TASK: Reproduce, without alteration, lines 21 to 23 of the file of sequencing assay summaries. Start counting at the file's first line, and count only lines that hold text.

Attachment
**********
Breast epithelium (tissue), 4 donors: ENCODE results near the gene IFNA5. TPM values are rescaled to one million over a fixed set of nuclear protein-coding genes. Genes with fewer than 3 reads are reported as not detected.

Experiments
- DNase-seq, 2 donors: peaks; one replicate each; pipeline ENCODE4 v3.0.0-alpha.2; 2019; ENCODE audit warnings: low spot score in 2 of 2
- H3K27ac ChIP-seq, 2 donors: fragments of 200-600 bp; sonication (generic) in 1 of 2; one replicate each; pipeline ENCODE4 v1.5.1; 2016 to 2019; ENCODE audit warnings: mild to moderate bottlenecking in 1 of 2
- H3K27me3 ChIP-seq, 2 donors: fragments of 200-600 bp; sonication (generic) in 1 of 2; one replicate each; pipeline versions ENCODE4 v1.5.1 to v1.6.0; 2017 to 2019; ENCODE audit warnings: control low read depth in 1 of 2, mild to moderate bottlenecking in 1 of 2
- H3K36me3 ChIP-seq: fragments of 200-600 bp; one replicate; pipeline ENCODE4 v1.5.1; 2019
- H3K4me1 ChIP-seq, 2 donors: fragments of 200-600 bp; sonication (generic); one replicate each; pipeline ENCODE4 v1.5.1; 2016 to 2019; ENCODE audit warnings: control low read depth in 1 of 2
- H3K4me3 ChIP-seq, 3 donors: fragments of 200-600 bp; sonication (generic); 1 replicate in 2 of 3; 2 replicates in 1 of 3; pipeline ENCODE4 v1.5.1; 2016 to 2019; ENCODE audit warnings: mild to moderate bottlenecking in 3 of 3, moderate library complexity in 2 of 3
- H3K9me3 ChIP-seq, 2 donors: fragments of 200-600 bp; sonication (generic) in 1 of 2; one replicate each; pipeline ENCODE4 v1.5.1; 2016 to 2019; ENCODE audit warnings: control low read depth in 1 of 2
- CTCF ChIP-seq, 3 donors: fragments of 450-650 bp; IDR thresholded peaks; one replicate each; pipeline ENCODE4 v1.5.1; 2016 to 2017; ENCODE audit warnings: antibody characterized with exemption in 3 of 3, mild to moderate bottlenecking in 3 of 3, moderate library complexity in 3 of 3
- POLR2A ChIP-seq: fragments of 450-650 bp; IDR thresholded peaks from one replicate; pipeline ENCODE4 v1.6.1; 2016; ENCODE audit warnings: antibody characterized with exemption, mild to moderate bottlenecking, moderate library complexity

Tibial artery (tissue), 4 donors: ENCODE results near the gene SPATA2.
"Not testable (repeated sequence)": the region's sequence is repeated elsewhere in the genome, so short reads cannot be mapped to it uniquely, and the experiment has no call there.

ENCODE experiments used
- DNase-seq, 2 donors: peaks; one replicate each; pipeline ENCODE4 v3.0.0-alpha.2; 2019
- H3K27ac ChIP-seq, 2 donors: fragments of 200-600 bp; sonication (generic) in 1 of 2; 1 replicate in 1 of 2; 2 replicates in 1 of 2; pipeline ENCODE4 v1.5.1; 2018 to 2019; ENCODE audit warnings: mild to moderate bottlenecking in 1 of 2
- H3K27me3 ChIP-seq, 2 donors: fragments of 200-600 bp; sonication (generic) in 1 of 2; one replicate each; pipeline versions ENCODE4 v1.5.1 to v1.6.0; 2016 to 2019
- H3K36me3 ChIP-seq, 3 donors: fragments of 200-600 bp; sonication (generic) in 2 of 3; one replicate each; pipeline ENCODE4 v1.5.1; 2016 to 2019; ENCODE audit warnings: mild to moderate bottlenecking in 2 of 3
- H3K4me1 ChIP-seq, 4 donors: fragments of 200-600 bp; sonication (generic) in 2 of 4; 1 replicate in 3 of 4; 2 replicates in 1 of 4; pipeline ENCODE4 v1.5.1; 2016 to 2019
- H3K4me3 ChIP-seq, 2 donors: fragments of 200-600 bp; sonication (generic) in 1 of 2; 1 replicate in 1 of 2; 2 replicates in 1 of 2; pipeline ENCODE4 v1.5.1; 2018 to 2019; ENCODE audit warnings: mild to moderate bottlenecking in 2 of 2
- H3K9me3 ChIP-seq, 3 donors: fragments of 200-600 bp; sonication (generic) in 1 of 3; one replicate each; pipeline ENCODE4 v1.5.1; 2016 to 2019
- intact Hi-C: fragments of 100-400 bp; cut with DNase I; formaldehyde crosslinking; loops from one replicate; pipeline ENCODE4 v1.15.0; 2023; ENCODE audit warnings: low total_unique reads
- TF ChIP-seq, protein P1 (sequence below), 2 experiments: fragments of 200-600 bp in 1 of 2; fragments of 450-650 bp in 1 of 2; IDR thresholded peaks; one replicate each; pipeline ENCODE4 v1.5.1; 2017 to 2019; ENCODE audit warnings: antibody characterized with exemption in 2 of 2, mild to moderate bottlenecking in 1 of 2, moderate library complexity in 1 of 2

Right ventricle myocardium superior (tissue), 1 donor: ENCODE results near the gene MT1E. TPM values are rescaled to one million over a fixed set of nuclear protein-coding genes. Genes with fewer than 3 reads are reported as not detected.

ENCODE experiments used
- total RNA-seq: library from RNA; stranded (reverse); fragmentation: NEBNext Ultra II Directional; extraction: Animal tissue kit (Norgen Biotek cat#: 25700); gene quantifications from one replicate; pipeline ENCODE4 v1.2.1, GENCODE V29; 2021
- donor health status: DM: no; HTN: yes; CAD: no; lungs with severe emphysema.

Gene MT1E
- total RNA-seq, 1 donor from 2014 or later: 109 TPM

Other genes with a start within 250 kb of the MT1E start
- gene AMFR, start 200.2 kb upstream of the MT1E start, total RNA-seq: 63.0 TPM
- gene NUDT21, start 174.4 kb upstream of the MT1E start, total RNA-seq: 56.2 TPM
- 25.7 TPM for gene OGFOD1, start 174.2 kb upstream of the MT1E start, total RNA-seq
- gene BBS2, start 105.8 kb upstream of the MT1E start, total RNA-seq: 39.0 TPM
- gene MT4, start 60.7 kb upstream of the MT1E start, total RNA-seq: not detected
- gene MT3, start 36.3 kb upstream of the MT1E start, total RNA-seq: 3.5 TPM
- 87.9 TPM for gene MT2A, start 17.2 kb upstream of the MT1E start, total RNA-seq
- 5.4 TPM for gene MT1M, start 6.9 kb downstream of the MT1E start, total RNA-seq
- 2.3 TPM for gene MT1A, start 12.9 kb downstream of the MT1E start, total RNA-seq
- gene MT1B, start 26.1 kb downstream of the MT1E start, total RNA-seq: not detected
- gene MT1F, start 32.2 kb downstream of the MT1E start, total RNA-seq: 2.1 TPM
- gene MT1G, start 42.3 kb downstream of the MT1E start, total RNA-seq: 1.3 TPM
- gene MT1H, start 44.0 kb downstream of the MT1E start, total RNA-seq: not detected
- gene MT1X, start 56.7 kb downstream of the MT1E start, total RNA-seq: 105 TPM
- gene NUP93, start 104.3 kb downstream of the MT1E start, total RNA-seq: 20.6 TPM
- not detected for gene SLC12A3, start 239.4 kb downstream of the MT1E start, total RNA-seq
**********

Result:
- H3K9me3 ChIP-seq, 3 donors: fragments of 200-600 bp; sonication (generic) in 1 of 3; one replicate each; pipeline ENCODE4 v1.5.1; 2016 to 2019
- intact Hi-C: fragments of 100-400 bp; cut with DNase I; formaldehyde crosslinking; loops from one replicate; pipeline ENCODE4 v1.15.0; 2023; ENCODE audit warnings: low total_unique reads
- TF ChIP-seq, protein P1 (sequence below), 2 experiments: fragments of 200-600 bp in 1 of 2; fragments of 450-650 bp in 1 of 2; IDR thresholded peaks; one replicate each; pipeline ENCODE4 v1.5.1; 2017 to 2019; ENCODE audit warnings: antibody characterized with exemption in 2 of 2, mild to moderate bottlenecking in 1 of 2, moderate library complexity in 1 of 2